Author Topic: A lovely afternoon with a sad ending - Nature can be brutal  (Read 2043 times)

Jac

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Generally children cope better than adults when faced with death - and keeping calm in such circumstances 'because of the children' helps adults too.


I had the misfortune to hit a fallow deer on the A380  Haldon Hill nr Exeter a few years ago. She ran across, jumped the crash barrier then stood still. I braked but sadly couldn't miss her. I couldn't swerve because the road was busy and the verge has a deep storm drain. As she was propelled down the road ahead of me and not back over the bonnet (Oh dear that bonnet again)I know I was braking really hard though still wonder if I could have done more. Poor thing, dead by the time I got to her but still haunts me.


You have my sympathies DA. I am surprised that pony bodies are left but at least it will then be dealt with naturally and be food for many other creatures eventually even for fungi and bacteria, better than our over sanitised methods of dealing with our own deaths.



 
« Last Edit: 21:45:06, 18/01/19 by Jac »
So many paths, so little time

richardh1905

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I was braking really hard though still wonder if I could have done more. Poor thing, dead by the time I got to her but still haunts me.



There's nothing you can do, Jac - deer move so fast and appear from nowhere. I've been unlucky enough to hit an adult red deer at 70mph - I didn't even have time to brake, and consider myself lucky to have survived unhurt, as the deer went over the bonnet and broke the windscreen before going over the roof. The Citroen AX I was driving was about 6" shorter after the crash - a complete write off. At least the deer had a quick death in this case.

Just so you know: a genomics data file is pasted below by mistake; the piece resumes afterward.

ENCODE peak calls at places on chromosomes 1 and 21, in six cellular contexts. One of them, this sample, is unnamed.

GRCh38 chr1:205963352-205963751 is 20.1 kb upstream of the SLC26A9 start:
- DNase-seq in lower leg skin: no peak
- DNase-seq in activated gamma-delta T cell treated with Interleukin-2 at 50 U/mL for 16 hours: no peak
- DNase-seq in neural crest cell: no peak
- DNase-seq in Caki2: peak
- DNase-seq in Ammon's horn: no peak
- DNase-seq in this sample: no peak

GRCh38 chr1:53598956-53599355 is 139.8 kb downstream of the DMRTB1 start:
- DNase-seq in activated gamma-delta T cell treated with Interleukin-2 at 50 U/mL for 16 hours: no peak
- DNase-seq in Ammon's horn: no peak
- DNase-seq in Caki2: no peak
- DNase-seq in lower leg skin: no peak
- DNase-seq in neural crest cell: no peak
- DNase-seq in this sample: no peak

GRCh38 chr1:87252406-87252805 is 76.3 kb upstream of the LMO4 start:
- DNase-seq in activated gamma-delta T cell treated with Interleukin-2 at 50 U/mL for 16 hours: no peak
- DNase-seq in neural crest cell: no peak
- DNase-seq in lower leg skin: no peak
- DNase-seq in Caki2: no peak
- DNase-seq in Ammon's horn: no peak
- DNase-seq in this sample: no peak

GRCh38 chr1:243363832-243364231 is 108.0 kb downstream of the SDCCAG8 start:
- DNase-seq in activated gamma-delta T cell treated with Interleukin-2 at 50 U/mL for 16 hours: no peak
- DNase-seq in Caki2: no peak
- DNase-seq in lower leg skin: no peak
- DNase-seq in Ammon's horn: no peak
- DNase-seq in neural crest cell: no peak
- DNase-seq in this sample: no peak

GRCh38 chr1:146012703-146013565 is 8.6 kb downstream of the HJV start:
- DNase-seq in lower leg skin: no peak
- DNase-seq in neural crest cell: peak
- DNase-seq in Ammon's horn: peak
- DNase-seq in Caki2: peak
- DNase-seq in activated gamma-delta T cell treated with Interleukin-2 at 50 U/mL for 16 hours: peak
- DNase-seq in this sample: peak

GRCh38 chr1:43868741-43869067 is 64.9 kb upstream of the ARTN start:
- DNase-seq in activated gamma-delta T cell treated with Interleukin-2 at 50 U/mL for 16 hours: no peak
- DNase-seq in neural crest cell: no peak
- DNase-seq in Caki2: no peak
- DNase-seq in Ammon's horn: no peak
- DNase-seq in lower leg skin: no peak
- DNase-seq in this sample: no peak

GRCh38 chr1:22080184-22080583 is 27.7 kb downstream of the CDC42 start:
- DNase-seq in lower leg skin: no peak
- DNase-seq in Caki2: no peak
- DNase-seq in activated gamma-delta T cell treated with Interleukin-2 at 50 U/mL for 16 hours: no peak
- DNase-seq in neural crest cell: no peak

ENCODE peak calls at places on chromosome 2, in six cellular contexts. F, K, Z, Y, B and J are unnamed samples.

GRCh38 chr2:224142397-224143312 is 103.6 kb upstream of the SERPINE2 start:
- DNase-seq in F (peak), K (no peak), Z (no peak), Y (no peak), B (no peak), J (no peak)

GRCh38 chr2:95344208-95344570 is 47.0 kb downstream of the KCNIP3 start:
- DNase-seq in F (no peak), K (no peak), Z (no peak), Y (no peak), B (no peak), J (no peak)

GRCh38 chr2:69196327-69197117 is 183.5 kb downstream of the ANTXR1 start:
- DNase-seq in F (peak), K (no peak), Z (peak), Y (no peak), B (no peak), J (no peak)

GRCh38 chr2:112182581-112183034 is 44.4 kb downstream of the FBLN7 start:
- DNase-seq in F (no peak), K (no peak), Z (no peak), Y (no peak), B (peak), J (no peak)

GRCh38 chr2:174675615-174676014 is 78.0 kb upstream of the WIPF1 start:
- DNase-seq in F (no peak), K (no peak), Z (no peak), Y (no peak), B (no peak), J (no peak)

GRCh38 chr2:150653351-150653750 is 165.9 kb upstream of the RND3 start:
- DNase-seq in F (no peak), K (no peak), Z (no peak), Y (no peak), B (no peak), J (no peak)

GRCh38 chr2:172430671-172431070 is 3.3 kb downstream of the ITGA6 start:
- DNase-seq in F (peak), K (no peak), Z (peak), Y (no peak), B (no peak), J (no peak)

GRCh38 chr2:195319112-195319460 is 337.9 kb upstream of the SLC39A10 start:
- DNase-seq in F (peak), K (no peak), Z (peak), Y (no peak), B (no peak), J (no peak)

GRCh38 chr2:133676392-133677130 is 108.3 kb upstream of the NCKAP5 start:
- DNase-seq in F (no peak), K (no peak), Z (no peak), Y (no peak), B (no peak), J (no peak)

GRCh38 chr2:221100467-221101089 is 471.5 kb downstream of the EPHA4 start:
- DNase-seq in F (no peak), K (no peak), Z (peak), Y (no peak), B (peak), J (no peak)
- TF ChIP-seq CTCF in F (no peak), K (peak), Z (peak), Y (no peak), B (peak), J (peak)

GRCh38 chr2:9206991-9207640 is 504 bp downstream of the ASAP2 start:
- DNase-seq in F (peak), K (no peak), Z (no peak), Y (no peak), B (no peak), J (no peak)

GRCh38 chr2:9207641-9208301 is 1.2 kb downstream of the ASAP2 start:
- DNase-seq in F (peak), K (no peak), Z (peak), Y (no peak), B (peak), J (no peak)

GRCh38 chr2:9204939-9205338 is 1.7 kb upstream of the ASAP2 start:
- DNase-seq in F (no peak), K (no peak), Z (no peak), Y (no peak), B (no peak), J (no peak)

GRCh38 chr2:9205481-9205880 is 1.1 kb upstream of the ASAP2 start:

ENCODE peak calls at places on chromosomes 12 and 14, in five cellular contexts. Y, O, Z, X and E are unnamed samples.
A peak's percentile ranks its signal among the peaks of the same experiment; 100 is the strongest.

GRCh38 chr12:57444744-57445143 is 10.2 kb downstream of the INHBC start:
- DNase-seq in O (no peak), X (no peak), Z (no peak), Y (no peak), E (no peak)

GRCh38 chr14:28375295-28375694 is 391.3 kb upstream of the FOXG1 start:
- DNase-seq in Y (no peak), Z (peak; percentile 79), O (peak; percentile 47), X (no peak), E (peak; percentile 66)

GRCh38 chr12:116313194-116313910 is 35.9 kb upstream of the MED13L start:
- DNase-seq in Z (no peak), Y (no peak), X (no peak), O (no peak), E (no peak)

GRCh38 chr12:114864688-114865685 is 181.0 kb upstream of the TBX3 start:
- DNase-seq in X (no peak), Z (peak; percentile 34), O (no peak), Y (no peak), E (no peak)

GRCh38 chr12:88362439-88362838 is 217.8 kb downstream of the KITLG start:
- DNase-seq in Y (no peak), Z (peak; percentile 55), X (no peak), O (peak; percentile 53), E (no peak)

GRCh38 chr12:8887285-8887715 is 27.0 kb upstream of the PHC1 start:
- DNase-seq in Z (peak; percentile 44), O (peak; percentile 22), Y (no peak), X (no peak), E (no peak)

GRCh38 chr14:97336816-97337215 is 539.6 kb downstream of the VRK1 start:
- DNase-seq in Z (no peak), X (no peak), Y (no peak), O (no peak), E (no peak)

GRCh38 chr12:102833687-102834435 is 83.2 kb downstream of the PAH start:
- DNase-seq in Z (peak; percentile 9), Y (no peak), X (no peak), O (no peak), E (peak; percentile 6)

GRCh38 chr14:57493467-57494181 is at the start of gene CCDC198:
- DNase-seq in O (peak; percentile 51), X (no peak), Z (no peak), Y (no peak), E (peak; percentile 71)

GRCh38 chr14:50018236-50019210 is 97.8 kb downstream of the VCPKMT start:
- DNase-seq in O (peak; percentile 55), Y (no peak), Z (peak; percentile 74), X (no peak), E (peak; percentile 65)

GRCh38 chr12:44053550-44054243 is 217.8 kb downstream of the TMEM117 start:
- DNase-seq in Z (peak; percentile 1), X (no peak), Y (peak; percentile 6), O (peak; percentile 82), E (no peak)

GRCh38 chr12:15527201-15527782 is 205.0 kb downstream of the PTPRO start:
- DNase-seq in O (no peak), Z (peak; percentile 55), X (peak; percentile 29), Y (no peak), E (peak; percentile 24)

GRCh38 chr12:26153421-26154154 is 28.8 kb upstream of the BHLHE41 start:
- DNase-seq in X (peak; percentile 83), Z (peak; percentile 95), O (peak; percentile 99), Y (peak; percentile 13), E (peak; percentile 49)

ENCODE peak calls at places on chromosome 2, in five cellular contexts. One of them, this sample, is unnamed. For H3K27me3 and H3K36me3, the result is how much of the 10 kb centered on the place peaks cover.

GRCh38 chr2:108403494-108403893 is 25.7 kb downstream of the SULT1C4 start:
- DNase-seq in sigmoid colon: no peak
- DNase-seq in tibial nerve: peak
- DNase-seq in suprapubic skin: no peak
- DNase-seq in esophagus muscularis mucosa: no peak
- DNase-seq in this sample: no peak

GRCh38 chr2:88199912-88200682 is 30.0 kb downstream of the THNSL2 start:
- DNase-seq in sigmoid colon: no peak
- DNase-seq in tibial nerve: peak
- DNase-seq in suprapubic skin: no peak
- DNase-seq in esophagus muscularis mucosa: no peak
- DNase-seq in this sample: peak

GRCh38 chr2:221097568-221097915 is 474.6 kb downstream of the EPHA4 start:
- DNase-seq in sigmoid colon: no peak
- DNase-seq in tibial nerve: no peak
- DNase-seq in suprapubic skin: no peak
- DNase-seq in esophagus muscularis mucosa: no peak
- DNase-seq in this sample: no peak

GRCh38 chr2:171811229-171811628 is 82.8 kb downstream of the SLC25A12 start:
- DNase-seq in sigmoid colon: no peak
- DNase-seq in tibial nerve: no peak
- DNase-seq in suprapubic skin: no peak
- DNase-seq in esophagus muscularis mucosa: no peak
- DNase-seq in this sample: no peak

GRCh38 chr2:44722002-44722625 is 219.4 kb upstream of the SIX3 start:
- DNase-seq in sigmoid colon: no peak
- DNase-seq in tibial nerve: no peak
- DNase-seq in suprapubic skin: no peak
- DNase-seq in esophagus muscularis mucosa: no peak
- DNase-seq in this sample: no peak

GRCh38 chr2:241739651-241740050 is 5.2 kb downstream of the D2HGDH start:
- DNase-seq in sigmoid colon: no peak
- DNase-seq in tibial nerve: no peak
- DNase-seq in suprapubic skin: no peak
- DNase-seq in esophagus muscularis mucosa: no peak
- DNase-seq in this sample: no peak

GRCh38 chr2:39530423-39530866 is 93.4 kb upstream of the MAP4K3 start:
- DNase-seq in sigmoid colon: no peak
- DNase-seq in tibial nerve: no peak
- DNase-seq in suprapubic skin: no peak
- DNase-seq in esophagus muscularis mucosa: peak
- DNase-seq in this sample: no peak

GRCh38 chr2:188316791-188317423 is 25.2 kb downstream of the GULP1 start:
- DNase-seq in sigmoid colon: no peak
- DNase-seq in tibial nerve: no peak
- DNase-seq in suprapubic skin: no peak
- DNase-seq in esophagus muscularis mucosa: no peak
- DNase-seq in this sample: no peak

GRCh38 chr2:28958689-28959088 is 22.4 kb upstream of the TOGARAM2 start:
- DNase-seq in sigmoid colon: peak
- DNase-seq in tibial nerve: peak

ninthace

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Round here it is usually pheasants that are tired of life and suddenly decide to run out in front off you just as you are passing them.  Why they have to do it I have no idea but despite slowing down as best I can, I have clipped a couple in the last two years.  Unfortunately, both times it was too dangerous to stop to retrieve the body but I expect the foxes and crows appreciated the windfall.
My pet hate in this regard are the people who ignore the 40 limit signs on Dartmoor - no excuse for that and quite a few ponies and sheep are lost each year as a result.
Solvitur Ambulando

Jac

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Out with the group today we passed a field of ewes and lambs. All the ewes hightailed it to the other end of the field with lambs in tow leaving one unmoving,
very flat [/color][/font][/size]
woolly object in the middle of the field. As the house was beside the field we knocked on the door and said we thought there was a lamb in trouble. The farmer dragged on his boots and trudged off across the large field. He bent over the little body, no movement, stroked it, no movement, chockled it under the chin - it stood up, stretched and zoomed off to find mum. When the farmer got back to the gate we thank him for humouring us and turning out to check - I'm not the farmer I just live in the house it was asleep. 
I love happy endings.



So many paths, so little time